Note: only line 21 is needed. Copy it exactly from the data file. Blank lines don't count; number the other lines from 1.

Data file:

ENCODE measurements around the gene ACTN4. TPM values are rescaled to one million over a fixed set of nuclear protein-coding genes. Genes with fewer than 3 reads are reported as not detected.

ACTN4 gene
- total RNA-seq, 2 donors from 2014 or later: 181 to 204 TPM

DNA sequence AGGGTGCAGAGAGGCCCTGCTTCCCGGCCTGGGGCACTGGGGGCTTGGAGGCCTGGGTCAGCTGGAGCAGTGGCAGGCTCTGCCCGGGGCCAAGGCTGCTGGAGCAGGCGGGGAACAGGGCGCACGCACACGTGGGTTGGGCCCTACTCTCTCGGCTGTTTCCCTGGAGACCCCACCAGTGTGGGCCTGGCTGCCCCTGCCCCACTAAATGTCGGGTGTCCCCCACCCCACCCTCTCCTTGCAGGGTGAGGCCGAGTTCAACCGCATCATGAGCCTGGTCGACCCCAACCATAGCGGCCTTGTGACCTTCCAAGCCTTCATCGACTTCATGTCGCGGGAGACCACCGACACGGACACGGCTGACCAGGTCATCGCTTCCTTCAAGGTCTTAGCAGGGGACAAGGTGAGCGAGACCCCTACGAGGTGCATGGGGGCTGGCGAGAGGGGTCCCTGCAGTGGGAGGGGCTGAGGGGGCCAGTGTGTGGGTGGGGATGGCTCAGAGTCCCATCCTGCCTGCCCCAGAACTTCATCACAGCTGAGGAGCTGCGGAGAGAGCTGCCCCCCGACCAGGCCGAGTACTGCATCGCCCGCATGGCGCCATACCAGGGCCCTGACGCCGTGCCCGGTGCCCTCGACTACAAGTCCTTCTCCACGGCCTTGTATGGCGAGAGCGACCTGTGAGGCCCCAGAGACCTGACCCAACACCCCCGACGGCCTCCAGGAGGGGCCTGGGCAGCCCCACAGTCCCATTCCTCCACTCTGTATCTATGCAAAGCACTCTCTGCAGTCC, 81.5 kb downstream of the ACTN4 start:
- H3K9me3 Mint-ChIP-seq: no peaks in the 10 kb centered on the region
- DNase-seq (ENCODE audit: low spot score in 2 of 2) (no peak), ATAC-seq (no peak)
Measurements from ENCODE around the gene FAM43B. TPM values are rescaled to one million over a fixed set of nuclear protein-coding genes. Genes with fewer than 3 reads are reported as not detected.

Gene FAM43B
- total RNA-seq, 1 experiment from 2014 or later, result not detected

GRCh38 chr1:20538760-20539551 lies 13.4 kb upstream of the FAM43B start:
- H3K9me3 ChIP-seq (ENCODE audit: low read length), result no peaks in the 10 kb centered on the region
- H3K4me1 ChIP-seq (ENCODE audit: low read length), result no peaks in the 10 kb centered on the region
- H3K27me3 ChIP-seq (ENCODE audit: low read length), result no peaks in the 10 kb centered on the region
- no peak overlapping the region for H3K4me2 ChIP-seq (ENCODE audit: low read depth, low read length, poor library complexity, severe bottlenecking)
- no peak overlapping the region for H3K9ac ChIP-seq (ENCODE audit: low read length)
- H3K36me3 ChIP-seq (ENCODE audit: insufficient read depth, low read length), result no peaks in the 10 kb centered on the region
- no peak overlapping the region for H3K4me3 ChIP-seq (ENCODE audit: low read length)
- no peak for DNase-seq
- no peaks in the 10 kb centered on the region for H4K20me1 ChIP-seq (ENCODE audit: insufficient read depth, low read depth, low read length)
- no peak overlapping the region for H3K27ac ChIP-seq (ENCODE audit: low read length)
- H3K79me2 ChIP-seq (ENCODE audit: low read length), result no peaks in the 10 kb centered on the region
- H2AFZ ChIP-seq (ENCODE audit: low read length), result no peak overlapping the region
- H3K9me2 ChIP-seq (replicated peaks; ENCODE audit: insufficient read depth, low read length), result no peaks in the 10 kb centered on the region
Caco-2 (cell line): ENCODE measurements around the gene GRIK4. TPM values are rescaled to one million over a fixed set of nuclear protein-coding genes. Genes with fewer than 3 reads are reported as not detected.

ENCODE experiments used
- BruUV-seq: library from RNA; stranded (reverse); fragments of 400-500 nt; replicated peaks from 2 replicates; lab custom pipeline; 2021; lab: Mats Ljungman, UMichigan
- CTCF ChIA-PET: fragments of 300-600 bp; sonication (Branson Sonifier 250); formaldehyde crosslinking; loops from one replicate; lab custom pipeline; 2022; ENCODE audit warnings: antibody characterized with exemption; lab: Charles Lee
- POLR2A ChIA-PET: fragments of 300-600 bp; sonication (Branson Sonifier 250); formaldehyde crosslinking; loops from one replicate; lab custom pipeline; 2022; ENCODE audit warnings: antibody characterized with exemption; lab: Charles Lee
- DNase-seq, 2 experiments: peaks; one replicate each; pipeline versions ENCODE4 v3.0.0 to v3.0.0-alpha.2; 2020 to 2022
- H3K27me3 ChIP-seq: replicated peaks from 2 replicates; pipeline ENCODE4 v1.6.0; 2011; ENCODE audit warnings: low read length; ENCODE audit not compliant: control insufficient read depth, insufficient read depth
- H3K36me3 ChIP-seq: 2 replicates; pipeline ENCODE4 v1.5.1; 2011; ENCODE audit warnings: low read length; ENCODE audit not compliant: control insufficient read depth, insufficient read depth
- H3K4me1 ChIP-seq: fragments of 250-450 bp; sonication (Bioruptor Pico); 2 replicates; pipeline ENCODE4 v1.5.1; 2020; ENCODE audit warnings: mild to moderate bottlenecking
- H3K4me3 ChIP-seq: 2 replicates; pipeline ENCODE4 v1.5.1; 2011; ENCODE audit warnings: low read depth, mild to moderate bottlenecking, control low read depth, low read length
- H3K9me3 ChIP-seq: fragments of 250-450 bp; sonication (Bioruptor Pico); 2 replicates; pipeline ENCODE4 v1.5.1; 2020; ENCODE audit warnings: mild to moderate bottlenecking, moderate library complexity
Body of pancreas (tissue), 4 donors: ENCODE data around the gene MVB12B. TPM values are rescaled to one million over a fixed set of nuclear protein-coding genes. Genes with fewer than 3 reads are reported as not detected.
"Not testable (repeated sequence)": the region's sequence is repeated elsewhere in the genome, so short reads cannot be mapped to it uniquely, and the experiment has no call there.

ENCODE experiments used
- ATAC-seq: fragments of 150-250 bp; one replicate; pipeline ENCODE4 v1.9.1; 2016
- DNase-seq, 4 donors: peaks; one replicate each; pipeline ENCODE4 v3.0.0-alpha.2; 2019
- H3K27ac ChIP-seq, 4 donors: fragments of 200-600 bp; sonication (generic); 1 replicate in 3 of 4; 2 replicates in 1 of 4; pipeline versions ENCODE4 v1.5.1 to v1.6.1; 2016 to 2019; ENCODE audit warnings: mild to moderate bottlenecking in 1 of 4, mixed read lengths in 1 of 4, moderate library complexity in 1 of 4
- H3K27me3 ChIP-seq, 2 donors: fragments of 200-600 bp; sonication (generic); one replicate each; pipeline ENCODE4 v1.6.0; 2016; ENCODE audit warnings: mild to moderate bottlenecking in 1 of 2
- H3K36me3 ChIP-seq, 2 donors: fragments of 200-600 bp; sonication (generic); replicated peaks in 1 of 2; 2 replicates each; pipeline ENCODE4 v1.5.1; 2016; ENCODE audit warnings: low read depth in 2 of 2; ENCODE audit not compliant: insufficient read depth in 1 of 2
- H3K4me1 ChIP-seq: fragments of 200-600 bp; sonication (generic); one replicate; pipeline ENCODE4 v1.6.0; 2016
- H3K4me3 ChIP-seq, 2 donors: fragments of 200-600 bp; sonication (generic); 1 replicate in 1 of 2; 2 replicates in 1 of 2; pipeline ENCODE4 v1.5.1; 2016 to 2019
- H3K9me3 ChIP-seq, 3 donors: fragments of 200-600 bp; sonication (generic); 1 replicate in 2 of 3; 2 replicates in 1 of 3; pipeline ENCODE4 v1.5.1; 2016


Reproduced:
- H3K79me2 ChIP-seq (ENCODE audit: low read length), result no peaks in the 10 kb centered on the region